In June, the Italian government said it would pay for Roche's cancer drug Avastin to be used to treat a blinding eye disease, in place of the company's far more expensive eye drug Lucentis. Now, France is following Italy's lead.
The EU Committee for Medicinal Products for Human Use (CHMP) handed down a positive ruling on Roche's blockbuster Avastin, recommending that the European Commission approve the drug for use in women with ovarian cancer that's resistant to platinum-based chemotherapy.
In the U.S. pushing drugs for unapproved uses has gotten companies into big trouble. In Italy, the opposite is now true. To save money, the government will pay for patients to be treated for an eye disease with Roche's Avastin, a drug not approved for that use, and has taken legal action against the Swiss drugmaker and marketing partner Novartis for steering physicians toward the pricier Lucentis, which is.
Authorities in Europe have added two Roche cancer drugs to their list of stolen meds that wholesalers and healthcare providers should be on the lookout for. That brings the tally to 5 drugs that the European Medicines Agency says should be closely examined for signs of tampering.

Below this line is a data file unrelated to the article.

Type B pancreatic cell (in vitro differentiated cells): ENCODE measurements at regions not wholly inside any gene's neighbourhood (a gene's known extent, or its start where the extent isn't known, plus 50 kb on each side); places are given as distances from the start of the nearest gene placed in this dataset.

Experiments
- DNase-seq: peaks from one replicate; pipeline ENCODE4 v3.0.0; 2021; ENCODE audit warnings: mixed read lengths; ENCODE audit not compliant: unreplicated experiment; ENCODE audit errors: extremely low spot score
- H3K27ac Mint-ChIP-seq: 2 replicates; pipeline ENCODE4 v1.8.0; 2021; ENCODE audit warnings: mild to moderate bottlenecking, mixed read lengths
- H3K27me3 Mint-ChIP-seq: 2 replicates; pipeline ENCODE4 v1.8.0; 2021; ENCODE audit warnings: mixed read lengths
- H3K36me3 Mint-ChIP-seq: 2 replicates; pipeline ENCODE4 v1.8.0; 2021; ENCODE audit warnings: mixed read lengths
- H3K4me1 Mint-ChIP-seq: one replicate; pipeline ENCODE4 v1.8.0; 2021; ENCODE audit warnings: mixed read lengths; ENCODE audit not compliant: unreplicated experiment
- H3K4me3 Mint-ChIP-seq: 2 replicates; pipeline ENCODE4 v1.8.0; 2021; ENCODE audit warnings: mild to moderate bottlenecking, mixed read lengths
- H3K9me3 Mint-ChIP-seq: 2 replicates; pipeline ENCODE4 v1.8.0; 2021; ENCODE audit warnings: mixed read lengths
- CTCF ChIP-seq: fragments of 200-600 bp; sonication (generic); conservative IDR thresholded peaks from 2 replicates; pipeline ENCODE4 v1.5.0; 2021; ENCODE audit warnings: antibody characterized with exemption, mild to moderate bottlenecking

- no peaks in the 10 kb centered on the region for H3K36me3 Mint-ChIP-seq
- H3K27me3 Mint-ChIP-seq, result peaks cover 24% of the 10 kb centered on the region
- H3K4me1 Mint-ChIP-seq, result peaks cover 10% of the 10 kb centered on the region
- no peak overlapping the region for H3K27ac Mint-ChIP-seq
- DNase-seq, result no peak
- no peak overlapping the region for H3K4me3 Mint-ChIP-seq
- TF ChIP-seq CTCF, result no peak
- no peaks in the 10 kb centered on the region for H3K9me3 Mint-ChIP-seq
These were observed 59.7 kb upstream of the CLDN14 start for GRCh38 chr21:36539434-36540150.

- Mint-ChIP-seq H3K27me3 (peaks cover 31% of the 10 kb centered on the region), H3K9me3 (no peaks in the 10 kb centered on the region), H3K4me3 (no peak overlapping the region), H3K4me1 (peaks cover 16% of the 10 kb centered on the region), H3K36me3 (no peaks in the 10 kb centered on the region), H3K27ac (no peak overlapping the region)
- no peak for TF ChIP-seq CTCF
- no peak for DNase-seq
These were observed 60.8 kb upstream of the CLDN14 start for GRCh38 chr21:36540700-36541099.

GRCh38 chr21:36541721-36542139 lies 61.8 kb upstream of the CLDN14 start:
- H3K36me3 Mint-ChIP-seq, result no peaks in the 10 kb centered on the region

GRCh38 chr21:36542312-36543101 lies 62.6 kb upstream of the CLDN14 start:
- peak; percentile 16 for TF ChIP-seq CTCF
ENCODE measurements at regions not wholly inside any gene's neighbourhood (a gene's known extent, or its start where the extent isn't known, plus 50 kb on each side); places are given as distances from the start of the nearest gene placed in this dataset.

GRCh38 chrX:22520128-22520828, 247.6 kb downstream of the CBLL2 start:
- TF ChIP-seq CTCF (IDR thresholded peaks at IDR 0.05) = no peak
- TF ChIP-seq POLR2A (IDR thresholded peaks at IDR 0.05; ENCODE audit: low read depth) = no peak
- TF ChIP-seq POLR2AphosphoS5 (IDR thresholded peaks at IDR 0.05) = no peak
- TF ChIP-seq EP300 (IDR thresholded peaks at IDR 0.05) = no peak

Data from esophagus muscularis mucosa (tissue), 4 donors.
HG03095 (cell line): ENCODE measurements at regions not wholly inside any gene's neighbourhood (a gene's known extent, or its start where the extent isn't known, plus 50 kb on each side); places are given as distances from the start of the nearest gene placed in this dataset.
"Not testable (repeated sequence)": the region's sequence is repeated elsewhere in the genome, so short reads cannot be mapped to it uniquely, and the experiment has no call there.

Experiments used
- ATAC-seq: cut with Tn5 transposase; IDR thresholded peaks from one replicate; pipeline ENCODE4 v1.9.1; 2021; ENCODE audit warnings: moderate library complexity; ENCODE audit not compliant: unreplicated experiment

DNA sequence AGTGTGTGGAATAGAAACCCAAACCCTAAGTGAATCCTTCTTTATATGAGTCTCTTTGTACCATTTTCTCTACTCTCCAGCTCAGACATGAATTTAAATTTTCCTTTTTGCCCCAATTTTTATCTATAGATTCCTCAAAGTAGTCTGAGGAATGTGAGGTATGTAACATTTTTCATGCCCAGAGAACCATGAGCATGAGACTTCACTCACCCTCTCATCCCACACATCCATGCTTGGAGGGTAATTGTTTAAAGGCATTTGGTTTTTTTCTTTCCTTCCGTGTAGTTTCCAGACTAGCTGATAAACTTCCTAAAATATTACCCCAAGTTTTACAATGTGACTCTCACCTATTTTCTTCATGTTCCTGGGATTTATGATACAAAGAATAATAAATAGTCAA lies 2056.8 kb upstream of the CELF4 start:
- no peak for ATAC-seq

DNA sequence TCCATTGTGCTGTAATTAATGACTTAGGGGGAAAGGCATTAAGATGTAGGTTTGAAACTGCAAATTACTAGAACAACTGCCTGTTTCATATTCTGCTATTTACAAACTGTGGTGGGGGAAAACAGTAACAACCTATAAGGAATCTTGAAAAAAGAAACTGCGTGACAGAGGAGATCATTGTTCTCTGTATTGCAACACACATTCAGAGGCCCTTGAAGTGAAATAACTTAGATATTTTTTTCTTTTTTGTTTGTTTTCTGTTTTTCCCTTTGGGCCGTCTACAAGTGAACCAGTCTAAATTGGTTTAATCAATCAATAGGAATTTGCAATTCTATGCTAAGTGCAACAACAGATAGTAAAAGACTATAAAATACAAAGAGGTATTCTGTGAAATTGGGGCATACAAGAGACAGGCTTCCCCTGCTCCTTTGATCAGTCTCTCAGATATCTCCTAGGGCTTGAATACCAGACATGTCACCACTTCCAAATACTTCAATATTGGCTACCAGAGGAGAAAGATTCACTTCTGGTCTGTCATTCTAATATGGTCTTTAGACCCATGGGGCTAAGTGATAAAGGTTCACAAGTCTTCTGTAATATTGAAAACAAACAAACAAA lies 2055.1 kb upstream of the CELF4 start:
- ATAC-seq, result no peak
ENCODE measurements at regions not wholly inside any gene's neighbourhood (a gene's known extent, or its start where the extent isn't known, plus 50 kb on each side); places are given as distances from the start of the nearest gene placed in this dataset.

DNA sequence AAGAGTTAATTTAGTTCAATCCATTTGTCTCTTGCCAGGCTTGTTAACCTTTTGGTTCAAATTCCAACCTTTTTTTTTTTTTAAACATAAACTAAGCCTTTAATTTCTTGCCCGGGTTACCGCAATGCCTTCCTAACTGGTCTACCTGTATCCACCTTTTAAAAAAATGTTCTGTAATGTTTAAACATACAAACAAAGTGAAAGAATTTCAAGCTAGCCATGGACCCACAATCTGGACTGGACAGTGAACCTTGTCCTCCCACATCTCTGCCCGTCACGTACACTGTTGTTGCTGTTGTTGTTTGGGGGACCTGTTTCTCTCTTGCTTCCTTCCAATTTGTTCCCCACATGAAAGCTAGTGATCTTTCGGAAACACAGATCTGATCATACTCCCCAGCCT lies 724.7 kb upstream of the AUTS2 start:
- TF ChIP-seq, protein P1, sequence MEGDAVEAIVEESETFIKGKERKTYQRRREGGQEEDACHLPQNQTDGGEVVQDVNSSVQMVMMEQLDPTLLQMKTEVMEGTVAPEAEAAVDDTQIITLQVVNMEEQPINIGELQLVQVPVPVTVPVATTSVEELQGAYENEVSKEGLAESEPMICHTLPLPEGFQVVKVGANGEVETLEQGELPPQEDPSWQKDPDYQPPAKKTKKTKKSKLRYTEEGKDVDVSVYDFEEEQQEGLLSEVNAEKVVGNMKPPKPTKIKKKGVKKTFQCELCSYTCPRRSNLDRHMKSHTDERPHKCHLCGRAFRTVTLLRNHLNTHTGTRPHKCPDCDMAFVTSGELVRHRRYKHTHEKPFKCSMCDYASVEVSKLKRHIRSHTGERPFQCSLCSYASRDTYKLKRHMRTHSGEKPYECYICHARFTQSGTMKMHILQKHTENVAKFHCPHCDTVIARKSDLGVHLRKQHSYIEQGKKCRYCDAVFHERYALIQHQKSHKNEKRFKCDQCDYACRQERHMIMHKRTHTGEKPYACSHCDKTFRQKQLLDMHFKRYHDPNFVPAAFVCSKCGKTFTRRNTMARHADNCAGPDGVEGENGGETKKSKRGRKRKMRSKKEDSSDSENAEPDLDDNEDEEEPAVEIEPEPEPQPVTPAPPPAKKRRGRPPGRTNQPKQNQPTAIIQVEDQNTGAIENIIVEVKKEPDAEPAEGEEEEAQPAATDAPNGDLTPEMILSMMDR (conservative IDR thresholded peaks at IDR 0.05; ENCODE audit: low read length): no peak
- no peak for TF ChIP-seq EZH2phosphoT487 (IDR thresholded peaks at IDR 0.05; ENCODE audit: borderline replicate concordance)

Doctors have long repurposed Roche's Avastin for the eye in place of using the company's pricier Lucentis to save money. Now, a study says the U.S. could save almost $3 billion a year if Medicare patients received the cheaper drug--a prospect Roche isn't so keen on.
Almac Group saved some stellar news for the 2014 ASCO Annual Meeting in Chicago. The U.K. life sciences contract manufacturer said it validated a new diagnostic test that spots a subset of ovarian cancer patients with greater survival odds following standard chemotherapy who should avoid a specific Roche drug.
When it comes to selling big, cancer drugs have a lot going for them. Their targets--deadly diseases that in many cases can kill quickly--put them in high demand, even as they continue to redefine...
First it was Italy, then it was France, and now the European Union is stepping up to take a serious look at how Swiss drugmakers Roche and Novartis have handled the marketing of their eye drug Lucentis.
The FDA more than a year ago warned cancer docs that it had discovered a counterfeit of Roche's Avastin being shipped from a supplier in New York. Now authorities have come down hard on the owners of the company, indicting them on 73 counts for selling more than $17 million worth of fake or unapproved drugs.
The French Competition Authority has stepped up its probe of potential Lucentis price-fixing. As The Times of London reports, the antitrust regulators said they raided local offices of Roche and Novartis, looking for evidence of collusion.